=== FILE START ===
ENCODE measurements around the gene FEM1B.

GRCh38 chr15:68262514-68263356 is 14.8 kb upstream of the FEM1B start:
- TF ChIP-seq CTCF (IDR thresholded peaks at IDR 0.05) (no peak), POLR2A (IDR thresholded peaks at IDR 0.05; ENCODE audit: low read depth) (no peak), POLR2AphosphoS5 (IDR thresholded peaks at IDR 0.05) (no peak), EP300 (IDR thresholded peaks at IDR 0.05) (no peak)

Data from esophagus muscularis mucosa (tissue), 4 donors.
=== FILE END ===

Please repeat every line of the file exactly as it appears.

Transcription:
ENCODE measurements around the gene FEM1B.

GRCh38 chr15:68262514-68263356 is 14.8 kb upstream of the FEM1B start:
- TF ChIP-seq CTCF (IDR thresholded peaks at IDR 0.05) (no peak), POLR2A (IDR thresholded peaks at IDR 0.05; ENCODE audit: low read depth) (no peak), POLR2AphosphoS5 (IDR thresholded peaks at IDR 0.05) (no peak), EP300 (IDR thresholded peaks at IDR 0.05) (no peak)

Data from esophagus muscularis mucosa (tissue), 4 donors.